Social action has enjoyed a kind of renaissance among evangelicals lately.
This activity would include helping the poor, advocating for the oppressed, defending the helpless, reforming a secular institution, and other worthwhile causes.
According to recent research, evangelical churches have become increasingly involved in issues of social justice. Nearly 68 percent of younger evangelical Christians affirm that the best way to address social evils is to “practice your ideals in everyday life.” They increasingly see the church as a counterculture, whose mission is neither to integrate itself with culture nor baptize culture, but to become a mission to culture, “calling people to come under the reign of God through Jesus Christ.”
These surveys demonstrate that younger evangelical Christians consistently oppose abortion like their forebears, but refuse to engage in cultural warfare or partisan politics. Instead, they eagerly “employ their faith publicly to fight against global poverty and sex trafficking or for creation care and immigration reform.” Consequently, a New York Times opinion columnist labels this younger generation of evangelicals the “new internationalists.”
This renaissance of social action isn’t limited to the young, however. For every one dollar given by evangelicals to political organizations, the same group has invested twelve dollars in foreign missions and international aid. Six of the seven largest evangelical mission organizations have relief and development as their primary focus. Furthermore, the “missional church movement” sees social action as a natural expression of the church, at least on a local level.
Continue reading “An Evangelical Renaissance of Social Justice”
My good friend, Chris Williams (aka “Wounded Warror“), and I share a common theological heritage. We were reared in fundamentalist Christian circles, which has given us a passion for pleasing the Lord and understanding His Word. Yet, like any manmade theological system, our tradition has also skewed our perspective of God. The same is true of all theological traditions, including Calvinism, revivalism, evangelicalism, and any other “ism” you care to name. Fundamentalism just happens to be ours.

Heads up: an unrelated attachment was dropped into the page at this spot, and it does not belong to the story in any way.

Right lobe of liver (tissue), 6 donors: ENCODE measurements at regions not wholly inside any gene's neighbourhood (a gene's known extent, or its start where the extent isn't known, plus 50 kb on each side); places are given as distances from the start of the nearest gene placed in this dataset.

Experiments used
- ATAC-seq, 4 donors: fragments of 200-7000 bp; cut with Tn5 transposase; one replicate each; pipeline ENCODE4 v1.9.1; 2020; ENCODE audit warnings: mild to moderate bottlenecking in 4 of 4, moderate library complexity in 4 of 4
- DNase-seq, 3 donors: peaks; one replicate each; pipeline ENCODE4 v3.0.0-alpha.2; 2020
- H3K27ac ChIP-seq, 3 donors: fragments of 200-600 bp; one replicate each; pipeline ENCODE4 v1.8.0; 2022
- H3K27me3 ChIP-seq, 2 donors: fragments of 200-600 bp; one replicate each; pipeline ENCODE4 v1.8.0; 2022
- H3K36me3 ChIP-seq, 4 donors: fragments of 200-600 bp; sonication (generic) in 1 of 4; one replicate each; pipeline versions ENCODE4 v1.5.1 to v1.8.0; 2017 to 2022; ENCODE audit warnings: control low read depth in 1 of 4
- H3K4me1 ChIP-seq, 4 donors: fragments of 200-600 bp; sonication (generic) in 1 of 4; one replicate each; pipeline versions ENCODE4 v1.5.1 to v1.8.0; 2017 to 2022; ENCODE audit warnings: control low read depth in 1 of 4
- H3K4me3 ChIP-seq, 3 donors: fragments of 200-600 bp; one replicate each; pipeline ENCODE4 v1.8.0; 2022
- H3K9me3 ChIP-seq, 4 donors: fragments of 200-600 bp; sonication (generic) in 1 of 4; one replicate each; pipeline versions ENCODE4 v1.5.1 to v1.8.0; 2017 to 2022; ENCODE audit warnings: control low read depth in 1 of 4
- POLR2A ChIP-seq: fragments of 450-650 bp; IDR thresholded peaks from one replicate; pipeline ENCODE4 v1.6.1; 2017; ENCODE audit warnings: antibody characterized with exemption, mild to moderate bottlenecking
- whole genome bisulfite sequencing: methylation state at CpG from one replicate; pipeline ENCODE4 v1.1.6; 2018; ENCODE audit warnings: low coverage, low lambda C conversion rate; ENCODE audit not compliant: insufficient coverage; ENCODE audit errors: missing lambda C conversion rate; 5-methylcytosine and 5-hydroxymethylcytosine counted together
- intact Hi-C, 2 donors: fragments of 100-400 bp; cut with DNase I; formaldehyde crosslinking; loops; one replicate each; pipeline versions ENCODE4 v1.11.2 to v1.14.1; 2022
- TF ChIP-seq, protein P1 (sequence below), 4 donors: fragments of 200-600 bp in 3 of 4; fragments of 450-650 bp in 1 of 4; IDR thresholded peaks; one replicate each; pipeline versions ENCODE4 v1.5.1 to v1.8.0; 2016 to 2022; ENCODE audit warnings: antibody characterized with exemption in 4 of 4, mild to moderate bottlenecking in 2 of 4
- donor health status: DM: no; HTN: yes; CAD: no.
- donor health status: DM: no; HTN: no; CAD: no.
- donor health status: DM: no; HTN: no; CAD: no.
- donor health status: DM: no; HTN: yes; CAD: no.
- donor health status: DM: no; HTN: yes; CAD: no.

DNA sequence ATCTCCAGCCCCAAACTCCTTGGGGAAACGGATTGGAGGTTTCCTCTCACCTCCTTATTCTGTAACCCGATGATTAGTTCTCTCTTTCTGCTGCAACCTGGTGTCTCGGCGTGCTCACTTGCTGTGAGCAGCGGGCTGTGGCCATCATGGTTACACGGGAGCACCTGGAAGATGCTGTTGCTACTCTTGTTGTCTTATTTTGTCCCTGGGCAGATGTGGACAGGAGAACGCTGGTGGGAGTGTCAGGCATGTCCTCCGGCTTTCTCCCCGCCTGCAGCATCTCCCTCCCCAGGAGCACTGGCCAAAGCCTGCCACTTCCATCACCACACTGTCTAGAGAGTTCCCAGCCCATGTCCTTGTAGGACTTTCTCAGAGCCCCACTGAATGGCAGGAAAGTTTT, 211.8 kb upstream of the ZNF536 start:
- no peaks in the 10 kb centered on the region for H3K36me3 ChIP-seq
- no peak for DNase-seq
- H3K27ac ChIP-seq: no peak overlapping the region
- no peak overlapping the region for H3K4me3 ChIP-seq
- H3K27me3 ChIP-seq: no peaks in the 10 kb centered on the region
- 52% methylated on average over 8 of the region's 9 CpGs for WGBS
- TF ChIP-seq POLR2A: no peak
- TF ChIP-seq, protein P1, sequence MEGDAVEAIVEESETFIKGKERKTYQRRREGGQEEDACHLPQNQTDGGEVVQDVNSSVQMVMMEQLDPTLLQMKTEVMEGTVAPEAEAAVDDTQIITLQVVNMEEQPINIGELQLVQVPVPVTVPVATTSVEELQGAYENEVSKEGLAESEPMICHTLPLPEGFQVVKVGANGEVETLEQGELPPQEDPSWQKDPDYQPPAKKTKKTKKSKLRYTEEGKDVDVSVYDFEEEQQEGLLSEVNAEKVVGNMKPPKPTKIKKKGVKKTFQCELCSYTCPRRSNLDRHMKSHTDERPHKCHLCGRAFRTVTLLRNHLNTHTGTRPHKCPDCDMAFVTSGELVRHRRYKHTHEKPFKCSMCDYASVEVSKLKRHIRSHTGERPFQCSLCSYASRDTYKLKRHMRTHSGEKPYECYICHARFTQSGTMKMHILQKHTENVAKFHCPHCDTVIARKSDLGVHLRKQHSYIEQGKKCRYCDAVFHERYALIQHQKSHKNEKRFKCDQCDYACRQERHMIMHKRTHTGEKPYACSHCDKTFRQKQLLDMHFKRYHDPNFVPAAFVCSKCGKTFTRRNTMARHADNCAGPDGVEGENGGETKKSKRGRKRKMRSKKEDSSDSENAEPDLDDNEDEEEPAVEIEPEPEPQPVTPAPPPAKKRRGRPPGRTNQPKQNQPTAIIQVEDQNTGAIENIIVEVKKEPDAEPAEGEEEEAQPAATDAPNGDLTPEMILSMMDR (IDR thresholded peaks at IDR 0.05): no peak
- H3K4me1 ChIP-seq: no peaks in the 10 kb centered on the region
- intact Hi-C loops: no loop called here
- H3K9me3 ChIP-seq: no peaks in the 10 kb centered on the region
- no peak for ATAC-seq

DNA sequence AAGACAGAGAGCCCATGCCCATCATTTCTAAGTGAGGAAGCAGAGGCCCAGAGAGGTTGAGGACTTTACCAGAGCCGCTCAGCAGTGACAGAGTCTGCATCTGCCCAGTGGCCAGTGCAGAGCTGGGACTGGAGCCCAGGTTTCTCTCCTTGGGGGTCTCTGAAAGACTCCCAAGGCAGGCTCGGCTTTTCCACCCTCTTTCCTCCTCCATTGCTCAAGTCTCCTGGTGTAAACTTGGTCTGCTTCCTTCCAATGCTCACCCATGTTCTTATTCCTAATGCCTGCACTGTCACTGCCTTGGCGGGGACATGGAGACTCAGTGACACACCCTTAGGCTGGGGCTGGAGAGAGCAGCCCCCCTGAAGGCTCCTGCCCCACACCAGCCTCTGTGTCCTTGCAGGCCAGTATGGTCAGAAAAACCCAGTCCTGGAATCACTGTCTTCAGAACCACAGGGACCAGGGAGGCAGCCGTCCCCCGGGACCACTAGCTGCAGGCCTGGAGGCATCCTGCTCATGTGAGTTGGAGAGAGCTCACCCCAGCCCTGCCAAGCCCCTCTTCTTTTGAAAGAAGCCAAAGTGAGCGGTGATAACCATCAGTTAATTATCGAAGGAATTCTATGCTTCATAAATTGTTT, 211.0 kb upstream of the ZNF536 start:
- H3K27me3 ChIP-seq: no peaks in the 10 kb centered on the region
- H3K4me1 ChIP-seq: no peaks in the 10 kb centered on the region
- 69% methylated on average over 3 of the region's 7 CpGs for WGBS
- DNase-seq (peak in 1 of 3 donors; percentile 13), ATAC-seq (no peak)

After reading “My Husband Is Having an Affair with Pornography, What Should I Do?” he challenged me with a very insightful question. Because Chris has an impressive syllabus of Bible and theology training, my response reflects both the extent of his knowledge and the depth of his thinking. I also think his question is important enough to warrant an article, rather than a simple comment-level response.
Here is his question:
I am wondering about the separation you describe here by Cloud and Townsend. God does not separate from us in the way most of us think of separation. He says we can never be separated from his love, not the same thing you are advocating for the non-sinning spouse here. I know for me growing up severe separation was a problem, either too extreme or too lenient.
Calling someone into account based on the covenant of marriage seems to work better for me with my separationist background. I draw boundaries that are healthy, but that have nothing to do with withdrawing love or concern (you call it “loving response to sin” which is a great theme to explore, debunking the whole (if someone sins, run!) mentality.
Any helpful thoughts along these lines? Continue reading “God’s Tough Love”
Pleasing the Lord isn’t very complicated. It isn’t easy, but it’s relatively straightforward. He said so through the Old Testament prophet, Micah.
He has told you, O man, what is good;
And what does the Lord require of you
But to do justice, to love kindness,
And to walk humbly with your God?
Unfortunately, the world will make this neither easy nor automatic; it severely punishes those who choose to please God. Moreover, our own fallen natures would have us please ourselves first. Nevertheless, the Lord has not left us to struggle on our own. Those who belong to Him have been given power that cannot be overcome by evil. Therefore, let us be aware of the challenges we face so that, through His strength, we might overcome them. Each of the Lord’s expectations—to do what is right, to love kindness, and to walk humbly with Him—will be met with a particular challenge.
The greatest challenge to doing what is right is doing what is hard.
Generally speaking, people have two important values they hope to preserve: comfort and integrity. Continue reading “Living the Good Life”